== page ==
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Author ORCID Identifier

0000-0001-6402-603X

DOI

https://doi.org/10.7275/grcb-fr26

Abstract

By supplanting survival with comfort, the environmental technologies ultimately increased the dependence of the building design on form and materials, particularly those of its ‘envelope.’ The emphasis on form and materials is best seen in the Brutalism Architecture where the “honesty in structure and material” is exhibited through the envelope. Brutalist is relevant to today’s digital fabrication techniques where materiality and fabrication methods are integrated with the realized building elements. For example, looking at 3D printed concrete, parallel and continuous layers of concrete placed on top of each other can be an indicator of the method, whereas seeing a smooth curved surface in a cast part can be an indicator of employing the molding method.

Casting a malleable material such as concrete has multiple steps: creating a positive reference part, conceiving the formwork as the negative of the desired part, then pouring the liquid concrete, and finally demolding the hardened part. By employing 3D printing for creating the formwork, the first step of this process can be eliminated. In addition, limitations that a wood or steel formwork may impose on the part can be lifted.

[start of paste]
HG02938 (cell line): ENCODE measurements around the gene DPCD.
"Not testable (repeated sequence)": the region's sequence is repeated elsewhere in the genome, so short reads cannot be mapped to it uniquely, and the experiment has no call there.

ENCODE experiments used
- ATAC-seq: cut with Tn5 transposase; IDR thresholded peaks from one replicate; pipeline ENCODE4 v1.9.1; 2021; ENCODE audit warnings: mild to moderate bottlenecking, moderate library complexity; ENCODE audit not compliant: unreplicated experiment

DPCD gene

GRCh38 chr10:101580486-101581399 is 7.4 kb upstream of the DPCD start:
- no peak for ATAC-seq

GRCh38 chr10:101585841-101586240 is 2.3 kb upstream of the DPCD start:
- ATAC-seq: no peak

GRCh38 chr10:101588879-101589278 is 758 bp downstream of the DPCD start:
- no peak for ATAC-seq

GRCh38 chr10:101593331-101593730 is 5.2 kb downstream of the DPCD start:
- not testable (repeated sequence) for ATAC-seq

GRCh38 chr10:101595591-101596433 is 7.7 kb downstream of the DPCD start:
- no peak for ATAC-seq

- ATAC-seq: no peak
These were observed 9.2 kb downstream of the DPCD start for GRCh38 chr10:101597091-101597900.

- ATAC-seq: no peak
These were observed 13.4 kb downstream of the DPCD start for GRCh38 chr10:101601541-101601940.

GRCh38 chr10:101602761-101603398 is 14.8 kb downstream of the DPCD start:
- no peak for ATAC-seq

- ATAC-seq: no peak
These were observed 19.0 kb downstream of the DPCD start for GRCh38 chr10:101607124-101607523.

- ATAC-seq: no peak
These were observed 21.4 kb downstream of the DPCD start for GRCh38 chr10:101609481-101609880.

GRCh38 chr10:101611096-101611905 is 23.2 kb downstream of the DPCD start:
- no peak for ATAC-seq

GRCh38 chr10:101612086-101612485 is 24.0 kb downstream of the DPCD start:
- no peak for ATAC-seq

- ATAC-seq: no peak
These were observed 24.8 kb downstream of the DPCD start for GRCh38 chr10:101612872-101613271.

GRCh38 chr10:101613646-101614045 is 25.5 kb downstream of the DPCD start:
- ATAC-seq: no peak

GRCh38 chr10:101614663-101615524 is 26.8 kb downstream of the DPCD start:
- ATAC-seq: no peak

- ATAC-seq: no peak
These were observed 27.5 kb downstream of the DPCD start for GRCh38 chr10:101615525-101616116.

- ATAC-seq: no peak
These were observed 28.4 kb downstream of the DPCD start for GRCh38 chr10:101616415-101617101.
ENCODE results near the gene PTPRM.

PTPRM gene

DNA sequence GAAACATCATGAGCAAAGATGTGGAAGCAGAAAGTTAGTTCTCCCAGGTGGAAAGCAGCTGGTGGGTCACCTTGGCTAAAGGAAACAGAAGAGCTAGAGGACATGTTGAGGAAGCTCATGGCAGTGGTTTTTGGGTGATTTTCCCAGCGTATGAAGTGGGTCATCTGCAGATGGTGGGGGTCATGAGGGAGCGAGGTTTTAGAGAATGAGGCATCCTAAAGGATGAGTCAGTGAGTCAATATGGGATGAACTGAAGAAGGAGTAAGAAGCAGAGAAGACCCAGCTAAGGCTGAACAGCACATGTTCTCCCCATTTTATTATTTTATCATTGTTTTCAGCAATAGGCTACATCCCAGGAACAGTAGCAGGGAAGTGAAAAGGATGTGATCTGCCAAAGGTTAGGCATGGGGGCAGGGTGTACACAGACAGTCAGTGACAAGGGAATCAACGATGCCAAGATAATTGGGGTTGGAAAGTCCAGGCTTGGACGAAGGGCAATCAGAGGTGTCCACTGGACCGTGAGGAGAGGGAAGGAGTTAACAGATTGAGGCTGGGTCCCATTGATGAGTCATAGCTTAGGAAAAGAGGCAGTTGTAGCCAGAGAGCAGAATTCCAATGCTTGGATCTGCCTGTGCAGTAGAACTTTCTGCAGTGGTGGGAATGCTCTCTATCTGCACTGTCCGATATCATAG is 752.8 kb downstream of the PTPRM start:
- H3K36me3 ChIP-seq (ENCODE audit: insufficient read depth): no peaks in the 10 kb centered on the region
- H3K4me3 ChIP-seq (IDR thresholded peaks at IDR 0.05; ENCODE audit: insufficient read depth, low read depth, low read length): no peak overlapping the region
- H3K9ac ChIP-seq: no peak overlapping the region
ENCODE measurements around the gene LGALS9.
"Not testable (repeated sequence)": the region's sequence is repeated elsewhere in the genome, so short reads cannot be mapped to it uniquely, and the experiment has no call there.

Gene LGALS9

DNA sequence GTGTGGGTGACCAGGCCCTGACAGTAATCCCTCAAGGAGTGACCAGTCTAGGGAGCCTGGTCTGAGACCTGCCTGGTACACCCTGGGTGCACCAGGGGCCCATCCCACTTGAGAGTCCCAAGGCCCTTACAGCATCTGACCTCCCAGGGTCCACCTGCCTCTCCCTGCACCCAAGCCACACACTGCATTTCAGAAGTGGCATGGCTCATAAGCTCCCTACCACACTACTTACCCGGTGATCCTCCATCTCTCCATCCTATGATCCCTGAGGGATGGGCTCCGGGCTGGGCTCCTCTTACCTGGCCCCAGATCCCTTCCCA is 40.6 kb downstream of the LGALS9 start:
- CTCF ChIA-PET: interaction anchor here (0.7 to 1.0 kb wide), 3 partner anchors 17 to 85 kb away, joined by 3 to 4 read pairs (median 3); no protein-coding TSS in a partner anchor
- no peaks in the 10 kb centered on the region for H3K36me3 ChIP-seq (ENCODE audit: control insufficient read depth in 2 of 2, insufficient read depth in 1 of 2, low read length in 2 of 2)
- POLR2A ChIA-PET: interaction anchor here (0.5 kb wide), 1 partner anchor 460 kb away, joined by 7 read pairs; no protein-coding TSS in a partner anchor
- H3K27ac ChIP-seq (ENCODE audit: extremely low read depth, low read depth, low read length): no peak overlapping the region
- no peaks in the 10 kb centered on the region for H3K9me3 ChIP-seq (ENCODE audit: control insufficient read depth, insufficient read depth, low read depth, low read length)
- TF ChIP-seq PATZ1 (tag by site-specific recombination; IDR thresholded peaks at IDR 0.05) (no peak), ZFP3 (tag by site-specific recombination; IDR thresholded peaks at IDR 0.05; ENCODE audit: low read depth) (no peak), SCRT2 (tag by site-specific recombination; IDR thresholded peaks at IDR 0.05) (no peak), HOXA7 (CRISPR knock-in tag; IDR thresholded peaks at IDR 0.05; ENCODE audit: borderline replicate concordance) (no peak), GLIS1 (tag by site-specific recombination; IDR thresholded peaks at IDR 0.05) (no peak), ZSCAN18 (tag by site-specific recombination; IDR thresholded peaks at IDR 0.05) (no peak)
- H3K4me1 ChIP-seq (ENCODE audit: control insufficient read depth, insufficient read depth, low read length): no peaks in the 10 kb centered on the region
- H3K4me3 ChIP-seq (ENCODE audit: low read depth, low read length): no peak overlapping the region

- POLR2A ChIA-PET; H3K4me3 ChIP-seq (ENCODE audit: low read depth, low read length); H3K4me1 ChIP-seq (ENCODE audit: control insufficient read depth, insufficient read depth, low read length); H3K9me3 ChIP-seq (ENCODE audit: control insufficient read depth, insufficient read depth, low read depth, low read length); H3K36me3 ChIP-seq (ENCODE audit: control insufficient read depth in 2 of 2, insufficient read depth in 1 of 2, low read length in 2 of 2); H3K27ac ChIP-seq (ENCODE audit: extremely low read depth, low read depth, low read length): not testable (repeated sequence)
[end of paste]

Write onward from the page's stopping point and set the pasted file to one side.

This paper looks at concrete elements used in building envelopes. It also reviews some recent projects regarding the design and fabrication of these modules with an interest in sculptural volumetric elements. It then provides an overview of students’ projects designing a volumetric self-standing shading screen using computational design tools and digital fabrication techniques, specifically 3D printed formwork. The pedagogy investigates challenges that students faced to break away from designing a “brick” mindset to designing topologically interlocking elements. The pedagogy demonstrates the complexities and opportunities that today’s advanced fabrication methods such as 3D printing can offer designers.

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